This article is written by Visa Kannan, a partner at Saison Capital, and originally posted on her LinkedIn post here.

Which is more profitable, Grab Deliveries or Zomato? If I was to make a guess, based purely on intuition, I would have probably said Grab.

A large chunk of its business comes from Singapore and Malaysia, both multiple times richer than India. This should ideally translate to higher AOVs, willingness to pay for convenience and an overall better margin structure. Also, India, as we well know, is notoriously tough to make money in.

But as I found out, this isn’t quite the case.

When you compare both Grab and Zomato’s H1-2021 results there are a few points that stand out:

1. The basic “take rate” for Zomato is 20% while Grab’s is 17%. This is probably explained by category mix – while Zomato is primarily a food delivery company, Grab does food and groceries.

Groceries have significantly lower margins versus food (~4-5% compared to 20-25%) and likely explains why Grab’s take rate is lower. It also might explain Zomato’s recent call to shut down its grocery delivery pilot.

But it’s interesting to note that historically this number for Grab has been as low as <10%, which is not fully explained by category mix.

2. Next, what really impacts Grab’s revenues is its spend on incentives – to merchants, delivery partners and customers – this accounts for ~14% of its GMV and basically erodes most of the “take rate” it makes from its partners. This is likely not COVID-related, since the pre-COVID incentive numbers were much higher for Grab.

Zomato gives out incentives too, but they report it as part of “Sales & Marketing” spends, which also includes spends on branding etc. so I’m assuming it’s likely to be lower than Grab’s.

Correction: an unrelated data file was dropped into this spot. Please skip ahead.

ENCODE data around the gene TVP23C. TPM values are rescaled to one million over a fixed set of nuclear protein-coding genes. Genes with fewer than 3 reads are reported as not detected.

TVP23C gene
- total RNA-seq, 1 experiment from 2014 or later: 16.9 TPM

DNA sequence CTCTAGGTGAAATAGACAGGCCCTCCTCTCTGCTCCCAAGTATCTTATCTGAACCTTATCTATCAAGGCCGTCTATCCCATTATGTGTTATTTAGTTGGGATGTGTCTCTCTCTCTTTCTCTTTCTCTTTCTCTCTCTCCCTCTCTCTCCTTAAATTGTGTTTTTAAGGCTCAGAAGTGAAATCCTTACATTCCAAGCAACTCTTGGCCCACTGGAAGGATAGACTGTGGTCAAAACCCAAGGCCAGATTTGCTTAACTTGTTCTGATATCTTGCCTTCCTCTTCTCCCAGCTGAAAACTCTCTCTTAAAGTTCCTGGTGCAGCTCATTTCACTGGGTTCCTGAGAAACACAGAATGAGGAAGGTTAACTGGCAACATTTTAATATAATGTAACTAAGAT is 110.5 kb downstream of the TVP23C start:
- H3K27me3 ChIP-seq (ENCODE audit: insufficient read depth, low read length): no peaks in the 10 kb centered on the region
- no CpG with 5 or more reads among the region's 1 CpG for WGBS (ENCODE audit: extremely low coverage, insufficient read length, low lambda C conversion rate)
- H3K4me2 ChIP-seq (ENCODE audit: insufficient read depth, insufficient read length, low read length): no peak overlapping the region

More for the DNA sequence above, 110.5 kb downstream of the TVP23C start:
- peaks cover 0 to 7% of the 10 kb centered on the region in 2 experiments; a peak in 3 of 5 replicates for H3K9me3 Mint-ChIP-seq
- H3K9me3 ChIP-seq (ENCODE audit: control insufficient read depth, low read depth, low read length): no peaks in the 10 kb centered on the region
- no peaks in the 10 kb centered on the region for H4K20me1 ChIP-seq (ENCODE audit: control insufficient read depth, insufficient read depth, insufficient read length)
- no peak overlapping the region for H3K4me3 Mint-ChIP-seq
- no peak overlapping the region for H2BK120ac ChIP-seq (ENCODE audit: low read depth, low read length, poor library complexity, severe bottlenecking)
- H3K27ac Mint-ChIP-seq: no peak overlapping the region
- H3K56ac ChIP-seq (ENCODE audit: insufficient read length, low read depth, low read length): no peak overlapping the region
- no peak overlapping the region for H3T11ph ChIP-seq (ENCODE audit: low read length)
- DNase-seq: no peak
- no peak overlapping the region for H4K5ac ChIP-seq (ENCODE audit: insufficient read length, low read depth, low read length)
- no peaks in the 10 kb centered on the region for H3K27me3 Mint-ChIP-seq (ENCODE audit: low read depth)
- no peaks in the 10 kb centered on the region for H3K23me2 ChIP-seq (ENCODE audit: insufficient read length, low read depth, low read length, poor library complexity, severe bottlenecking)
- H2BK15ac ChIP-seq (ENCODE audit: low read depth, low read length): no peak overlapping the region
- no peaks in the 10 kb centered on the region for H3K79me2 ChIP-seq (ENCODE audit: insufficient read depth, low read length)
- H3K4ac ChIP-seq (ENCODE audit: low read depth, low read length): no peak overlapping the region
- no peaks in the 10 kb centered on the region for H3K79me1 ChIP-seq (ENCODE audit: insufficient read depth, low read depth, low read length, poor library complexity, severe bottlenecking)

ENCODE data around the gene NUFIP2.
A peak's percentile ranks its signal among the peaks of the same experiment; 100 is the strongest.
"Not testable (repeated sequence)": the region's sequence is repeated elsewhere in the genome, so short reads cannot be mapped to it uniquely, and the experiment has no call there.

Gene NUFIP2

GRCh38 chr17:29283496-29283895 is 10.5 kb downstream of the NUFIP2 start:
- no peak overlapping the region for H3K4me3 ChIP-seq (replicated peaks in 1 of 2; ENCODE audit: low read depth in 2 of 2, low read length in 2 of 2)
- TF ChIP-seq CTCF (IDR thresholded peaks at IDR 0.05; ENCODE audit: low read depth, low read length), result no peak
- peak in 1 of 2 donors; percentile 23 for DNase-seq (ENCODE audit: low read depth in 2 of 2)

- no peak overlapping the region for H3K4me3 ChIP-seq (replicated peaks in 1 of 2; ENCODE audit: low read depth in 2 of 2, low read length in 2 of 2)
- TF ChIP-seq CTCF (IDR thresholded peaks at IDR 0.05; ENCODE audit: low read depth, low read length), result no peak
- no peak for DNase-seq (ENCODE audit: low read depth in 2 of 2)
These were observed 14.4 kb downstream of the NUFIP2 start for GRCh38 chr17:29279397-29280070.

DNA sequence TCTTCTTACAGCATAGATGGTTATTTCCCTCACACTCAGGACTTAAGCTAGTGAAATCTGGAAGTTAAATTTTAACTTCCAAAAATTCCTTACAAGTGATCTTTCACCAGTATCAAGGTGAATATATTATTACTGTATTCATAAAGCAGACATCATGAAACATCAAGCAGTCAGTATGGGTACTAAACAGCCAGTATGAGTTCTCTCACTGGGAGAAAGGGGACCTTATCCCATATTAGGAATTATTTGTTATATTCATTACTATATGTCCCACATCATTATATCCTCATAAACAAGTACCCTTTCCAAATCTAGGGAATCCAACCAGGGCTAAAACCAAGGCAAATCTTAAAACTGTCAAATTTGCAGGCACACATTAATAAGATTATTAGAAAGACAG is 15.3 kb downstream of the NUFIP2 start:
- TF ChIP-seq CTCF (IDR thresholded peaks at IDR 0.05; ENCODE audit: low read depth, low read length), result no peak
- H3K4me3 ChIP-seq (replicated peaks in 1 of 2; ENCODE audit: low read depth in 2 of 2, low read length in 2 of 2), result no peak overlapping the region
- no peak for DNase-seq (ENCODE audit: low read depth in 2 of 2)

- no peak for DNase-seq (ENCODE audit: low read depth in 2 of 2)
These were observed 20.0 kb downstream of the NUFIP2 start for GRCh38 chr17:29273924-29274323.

Are the dynamics in Southeast Asia really so different than India’s for commissions to be so much lower and incentive spending to be so high?

Is it higher competition vying for the same set of restaurants and customers or just Grab’s attempt to accelerate the process of changing the habit of customers to shop for food and groceries online? If it’s the latter, it would be interesting to see how this trend plays out over the next 2-3 years. It also likely explains why in a similarly-sized market, Grab is 3x the size of Zomato.

(The above analysis restates some of the numbers from their filings and makes some market assumptions – all of which I’ve shared for transparency via the file in the first comment and in the snapshot below).

 

Thanks for reading The Low Down (TLD), the blog by the team at Momentum Works. Got a different perspective or have a burning opinion to share? Let us know at hello@mworks.asia.

 

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